Pediatric brain tumors are growths of cells that start in or near the brain in children. The growths, called tumors, can grow to press on nearby parts of the brain. This can cause symptoms, such as headaches and nausea.

Many types of pediatric brain tumors exist. Some grow quickly, and some grow slowly. Some are cancerous, and some aren't cancerous. Noncancerous brain tumors also are called benign brain tumors.

The type of brain tumor a child has helps determine the best treatment plan. Other things your child's healthcare team considers include the tumor's location, whether it has spread beyond the brain, and your child's age and overall health.

Treatment for brain tumors in children is often quite different from treatment for adult brain tumors. For this reason, seek out care at a medical center that has experience caring for children with brain tumors.


Pediatric brain tumor symptoms may vary depending on the tumor's location within the brain. Symptoms also might depend on the size of the tumor and how quickly it's growing.

Some of the more common signs and symptoms of pediatric brain tumors include:

  • Headaches, which may become more frequent and more severe. In children who don't talk, a parent might notice that the child is more irritable than usual.
  • Nausea and vomiting.
  • Vision changes, such as double vision. In children who don't talk, a parent might notice that a child squints or covers one eye when trying to look at something.

Other possible signs and symptoms include:

  • A fuller soft spot on the skull in babies.
  • Changes in the way the eyes move.
  • Confusion and irritability.
  • Difficulty with balance.
  • Hearing problems.
  • Memory problems.
  • Personality or behavior changes.
  • Seizures, especially in a child who hasn't had a seizure before.
  • Slurred speech.
  • Trouble walking.
  • Trouble swallowing.
  • Weakness or drooping on one side on the face.
  • Weakness or loss of sensation in an arm or a leg.

When to see a doctor

Make an appointment with your child's doctor or other healthcare professional if your child has symptoms that worry you.


Most of the time, the cause of a pediatric brain tumor isn't known.

Pediatric brain tumors start when cells in the brain develop changes in their DNA. A cell's DNA holds the instructions that tell a cell what to do. In healthy cells, the DNA gives instructions to grow and multiply at a set rate. The instructions tell the cells to die at a set time. In tumor cells, the DNA changes give different instructions. The changes tell the tumor cells to make many more cells quickly. Tumor cells can keep living when healthy cells would die. This causes too many cells.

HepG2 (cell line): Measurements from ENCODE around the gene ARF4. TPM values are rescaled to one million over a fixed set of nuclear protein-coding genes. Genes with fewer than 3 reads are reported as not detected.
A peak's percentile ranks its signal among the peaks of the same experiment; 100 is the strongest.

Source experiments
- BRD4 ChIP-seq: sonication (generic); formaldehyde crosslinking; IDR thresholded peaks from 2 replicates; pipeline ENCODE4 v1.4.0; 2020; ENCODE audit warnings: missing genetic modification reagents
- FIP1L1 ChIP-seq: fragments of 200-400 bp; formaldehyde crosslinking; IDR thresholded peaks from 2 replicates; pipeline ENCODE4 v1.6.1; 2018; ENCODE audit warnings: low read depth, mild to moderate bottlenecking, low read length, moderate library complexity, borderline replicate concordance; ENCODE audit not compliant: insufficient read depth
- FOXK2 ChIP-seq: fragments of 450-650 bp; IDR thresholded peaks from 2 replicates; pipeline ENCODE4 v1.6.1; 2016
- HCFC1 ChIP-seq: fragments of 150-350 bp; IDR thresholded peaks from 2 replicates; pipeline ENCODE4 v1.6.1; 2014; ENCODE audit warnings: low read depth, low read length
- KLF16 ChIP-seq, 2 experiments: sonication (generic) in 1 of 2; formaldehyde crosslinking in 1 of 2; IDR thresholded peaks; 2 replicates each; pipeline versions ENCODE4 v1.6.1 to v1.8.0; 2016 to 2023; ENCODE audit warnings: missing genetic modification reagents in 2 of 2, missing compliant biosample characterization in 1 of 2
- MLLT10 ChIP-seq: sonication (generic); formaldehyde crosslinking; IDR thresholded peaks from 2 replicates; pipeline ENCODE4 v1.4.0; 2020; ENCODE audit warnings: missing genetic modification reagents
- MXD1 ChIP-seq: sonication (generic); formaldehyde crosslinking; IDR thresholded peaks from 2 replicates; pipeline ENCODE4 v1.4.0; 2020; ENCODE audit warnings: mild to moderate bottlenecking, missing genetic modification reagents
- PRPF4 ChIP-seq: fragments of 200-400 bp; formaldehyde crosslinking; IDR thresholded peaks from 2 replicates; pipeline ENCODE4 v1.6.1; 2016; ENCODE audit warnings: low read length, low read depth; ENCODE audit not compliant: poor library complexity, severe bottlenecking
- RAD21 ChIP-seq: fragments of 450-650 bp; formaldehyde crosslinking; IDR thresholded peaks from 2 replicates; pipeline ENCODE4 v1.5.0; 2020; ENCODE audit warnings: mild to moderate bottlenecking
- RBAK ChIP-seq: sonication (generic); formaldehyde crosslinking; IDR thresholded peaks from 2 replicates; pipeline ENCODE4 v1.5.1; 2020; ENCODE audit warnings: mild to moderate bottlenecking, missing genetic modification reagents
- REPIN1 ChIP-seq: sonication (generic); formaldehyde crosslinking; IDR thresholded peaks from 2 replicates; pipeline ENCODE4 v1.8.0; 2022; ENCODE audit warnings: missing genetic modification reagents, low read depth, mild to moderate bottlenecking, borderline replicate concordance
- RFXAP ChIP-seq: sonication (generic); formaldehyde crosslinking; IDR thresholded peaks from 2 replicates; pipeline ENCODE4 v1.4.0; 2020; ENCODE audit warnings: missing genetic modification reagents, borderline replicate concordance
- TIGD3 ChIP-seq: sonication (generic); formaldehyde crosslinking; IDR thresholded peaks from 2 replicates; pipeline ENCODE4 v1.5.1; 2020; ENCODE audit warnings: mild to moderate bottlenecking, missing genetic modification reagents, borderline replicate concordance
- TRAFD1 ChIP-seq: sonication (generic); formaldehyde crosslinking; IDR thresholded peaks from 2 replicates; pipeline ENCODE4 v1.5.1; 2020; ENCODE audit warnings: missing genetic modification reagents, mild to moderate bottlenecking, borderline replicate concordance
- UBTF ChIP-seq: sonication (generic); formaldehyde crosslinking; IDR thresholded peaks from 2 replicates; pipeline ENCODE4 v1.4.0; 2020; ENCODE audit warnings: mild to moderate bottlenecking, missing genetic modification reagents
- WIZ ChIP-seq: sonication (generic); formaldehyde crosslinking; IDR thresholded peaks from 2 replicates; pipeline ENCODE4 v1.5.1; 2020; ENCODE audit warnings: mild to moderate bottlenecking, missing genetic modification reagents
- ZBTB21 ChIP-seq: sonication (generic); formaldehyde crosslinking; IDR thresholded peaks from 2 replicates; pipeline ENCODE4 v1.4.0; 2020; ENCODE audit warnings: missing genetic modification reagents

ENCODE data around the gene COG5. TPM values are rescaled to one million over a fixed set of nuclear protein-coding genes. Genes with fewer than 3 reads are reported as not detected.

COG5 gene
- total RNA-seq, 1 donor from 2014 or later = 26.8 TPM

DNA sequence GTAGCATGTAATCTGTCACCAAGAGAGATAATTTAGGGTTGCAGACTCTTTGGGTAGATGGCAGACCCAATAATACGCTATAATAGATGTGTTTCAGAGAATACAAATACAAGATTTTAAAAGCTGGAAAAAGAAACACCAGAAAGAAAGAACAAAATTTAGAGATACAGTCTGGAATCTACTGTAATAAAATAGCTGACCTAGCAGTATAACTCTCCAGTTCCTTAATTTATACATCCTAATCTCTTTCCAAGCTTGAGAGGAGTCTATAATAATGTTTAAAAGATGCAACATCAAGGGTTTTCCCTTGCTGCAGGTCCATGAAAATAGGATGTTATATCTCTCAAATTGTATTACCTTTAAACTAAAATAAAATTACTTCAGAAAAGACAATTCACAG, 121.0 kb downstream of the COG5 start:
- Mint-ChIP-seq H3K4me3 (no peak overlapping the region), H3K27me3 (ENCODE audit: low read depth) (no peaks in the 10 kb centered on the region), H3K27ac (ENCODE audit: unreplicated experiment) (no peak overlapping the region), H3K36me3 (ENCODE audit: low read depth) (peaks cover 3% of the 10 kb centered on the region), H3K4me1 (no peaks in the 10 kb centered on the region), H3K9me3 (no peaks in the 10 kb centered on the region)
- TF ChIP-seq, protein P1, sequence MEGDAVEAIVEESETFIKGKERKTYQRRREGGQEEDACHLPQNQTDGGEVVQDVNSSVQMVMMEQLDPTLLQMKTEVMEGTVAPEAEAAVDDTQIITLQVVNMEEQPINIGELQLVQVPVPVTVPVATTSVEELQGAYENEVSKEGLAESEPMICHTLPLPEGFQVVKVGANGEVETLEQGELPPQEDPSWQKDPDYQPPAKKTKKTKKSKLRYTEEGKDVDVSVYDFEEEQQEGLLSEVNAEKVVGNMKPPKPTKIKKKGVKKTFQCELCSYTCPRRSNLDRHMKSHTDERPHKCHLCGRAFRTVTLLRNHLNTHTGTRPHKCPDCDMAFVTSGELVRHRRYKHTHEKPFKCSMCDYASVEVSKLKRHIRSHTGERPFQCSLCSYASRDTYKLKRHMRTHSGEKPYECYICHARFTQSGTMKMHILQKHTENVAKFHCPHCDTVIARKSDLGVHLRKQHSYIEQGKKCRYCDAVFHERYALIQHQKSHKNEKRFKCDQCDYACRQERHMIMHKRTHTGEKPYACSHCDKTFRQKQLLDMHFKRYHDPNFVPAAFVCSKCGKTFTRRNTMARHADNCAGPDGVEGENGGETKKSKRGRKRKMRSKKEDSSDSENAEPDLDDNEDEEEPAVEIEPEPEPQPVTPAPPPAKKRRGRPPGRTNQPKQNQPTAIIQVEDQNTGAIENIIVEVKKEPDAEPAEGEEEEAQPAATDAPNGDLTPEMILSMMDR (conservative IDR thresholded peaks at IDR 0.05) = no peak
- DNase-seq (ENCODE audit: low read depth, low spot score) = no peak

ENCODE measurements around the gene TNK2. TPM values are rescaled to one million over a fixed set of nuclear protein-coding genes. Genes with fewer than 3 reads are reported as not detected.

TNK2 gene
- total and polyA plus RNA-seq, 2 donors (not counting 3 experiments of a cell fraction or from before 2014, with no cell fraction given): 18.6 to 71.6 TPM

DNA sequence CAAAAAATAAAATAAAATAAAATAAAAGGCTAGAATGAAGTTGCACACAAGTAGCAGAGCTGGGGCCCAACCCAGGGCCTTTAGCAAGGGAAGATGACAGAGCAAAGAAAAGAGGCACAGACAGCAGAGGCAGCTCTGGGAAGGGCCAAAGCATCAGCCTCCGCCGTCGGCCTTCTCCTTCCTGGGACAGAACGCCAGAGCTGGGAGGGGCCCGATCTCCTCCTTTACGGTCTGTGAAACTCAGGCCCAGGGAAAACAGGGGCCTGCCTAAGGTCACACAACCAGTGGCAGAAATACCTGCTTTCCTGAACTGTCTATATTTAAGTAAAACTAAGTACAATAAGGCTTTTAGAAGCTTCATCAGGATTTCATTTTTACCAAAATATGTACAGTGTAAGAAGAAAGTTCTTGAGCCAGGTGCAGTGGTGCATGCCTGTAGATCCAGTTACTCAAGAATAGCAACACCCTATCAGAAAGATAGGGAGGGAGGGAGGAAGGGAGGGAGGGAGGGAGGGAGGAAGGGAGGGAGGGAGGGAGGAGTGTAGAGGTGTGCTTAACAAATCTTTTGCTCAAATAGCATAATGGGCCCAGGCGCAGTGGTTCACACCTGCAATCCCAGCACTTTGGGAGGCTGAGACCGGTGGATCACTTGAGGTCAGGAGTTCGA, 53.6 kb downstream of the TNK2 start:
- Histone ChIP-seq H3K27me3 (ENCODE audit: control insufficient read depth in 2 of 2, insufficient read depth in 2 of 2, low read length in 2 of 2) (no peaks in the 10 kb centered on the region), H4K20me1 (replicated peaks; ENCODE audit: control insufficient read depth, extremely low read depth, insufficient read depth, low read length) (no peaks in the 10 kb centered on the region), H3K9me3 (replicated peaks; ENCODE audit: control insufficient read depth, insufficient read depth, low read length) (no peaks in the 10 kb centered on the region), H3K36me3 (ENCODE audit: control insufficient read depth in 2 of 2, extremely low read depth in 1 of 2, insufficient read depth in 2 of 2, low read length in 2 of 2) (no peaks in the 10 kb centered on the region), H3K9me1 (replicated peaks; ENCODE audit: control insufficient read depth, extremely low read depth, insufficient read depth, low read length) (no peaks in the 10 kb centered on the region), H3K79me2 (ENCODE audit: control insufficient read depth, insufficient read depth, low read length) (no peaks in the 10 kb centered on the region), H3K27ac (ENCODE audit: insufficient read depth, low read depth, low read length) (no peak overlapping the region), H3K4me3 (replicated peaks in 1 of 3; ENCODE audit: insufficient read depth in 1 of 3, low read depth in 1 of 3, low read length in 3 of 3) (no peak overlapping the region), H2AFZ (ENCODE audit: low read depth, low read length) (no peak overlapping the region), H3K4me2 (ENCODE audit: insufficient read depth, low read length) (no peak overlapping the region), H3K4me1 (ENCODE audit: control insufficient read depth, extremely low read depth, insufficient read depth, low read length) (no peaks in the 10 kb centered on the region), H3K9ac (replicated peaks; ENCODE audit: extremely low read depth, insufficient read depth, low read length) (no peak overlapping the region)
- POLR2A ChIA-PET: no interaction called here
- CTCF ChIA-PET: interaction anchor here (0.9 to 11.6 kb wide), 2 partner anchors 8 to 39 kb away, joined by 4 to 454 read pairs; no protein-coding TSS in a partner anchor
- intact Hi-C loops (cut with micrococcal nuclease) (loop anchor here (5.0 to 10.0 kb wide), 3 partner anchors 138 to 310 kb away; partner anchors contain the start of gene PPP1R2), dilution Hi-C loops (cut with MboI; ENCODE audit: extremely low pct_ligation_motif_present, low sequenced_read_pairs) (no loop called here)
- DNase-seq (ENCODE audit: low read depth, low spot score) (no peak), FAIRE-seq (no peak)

The extra cells might form a mass called a tumor. A tumor can grow and press on nearby brain tissue. Sometimes a growing tumor causes swelling and other changes in the nearby brain tissue.

Some tumor cells develop other DNA changes that turn them into cancer cells. Cancer cells can invade and destroy healthy tissue. Sometimes cancer cells can break away and spread beyond the brain. If brain cancer spreads, it tends to go to the fluid that surrounds the brain and spinal cord. This fluid is called cerebrospinal fluid.

Risk factors

Factors that may increase the risk of pediatric brain tumors include:

Younger age

Brain tumors can happen at any age. In children, brain tumors tend to happen more often in those younger than 5.

Exposure to radiation

Children who receive radiation therapy treatments to the head have an increased risk of brain tumors. For example, radiation therapy for one type of brain tumor may increase the risk of developing another type of brain tumor.

Weakened immune system

If the body's germ-fighting immune system is weakened by medicines or illness, there might be a higher risk of pediatric brain tumors. Children with weakened immune systems include those taking medicines to control their immune systems, such as after organ transplant. Certain medical conditions, such as infection with HIV, can weaken the immune system.

Genetic syndromes that run in families

Some genetic syndromes that run in families can increase the risk of brain tumors in children. Examples include:

  • Neurofibromatosis 1.
  • Neurofibromatosis 2.
  • Tuberous sclerosis.
  • Gorlin syndrome.
  • Turcot syndrome.
  • Cowden syndrome.

Tests of your child's DNA can show whether these syndromes are present.


There's no way to prevent pediatric brain tumors. If your child develops a brain tumor, you didn't do anything to cause it.